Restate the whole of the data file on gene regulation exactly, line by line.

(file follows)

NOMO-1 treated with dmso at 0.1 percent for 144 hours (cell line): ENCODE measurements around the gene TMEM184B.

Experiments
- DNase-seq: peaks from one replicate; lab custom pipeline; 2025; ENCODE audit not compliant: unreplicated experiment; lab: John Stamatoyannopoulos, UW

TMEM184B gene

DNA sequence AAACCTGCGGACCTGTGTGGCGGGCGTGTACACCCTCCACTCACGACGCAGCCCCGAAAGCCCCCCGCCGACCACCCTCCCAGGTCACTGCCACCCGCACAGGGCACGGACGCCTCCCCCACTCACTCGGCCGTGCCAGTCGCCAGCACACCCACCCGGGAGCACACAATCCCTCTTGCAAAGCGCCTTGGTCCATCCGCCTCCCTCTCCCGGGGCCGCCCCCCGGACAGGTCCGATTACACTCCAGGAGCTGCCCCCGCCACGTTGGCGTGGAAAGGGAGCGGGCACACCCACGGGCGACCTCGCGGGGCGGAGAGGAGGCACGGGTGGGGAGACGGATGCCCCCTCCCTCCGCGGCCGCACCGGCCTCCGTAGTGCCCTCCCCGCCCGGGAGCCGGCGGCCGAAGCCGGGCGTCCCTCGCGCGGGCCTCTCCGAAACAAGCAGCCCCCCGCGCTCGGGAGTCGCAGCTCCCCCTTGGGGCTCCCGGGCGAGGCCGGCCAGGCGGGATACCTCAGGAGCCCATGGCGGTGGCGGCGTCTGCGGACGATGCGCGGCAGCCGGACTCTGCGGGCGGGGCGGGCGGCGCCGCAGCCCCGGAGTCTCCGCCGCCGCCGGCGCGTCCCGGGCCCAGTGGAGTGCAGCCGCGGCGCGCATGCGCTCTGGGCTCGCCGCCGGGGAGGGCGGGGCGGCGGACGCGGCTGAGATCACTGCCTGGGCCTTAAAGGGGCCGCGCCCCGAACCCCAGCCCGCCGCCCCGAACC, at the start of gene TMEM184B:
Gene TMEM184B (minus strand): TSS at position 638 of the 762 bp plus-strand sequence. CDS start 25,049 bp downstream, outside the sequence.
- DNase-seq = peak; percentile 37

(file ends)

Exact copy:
NOMO-1 treated with dmso at 0.1 percent for 144 hours (cell line): ENCODE measurements around the gene TMEM184B.

Experiments
- DNase-seq: peaks from one replicate; lab custom pipeline; 2025; ENCODE audit not compliant: unreplicated experiment; lab: John Stamatoyannopoulos, UW

TMEM184B gene

DNA sequence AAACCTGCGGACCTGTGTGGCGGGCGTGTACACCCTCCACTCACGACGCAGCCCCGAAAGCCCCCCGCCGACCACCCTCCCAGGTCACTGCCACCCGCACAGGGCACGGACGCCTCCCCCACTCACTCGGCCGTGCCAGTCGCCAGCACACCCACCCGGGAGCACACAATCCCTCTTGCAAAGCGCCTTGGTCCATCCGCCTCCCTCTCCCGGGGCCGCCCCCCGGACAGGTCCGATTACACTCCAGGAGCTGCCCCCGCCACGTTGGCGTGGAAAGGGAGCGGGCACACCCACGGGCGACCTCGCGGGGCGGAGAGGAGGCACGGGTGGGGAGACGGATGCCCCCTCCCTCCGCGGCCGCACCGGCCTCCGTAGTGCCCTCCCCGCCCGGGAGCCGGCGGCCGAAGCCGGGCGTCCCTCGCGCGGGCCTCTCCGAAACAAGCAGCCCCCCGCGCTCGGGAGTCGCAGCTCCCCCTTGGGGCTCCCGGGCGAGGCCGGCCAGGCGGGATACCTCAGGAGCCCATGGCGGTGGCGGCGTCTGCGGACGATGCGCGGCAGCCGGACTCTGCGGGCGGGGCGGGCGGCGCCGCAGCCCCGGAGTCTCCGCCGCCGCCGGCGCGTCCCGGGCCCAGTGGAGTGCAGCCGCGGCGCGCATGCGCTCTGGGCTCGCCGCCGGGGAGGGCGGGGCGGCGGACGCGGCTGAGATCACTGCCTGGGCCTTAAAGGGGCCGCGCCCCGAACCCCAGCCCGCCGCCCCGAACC, at the start of gene TMEM184B:
Gene TMEM184B (minus strand): TSS at position 638 of the 762 bp plus-strand sequence. CDS start 25,049 bp downstream, outside the sequence.
- DNase-seq = peak; percentile 37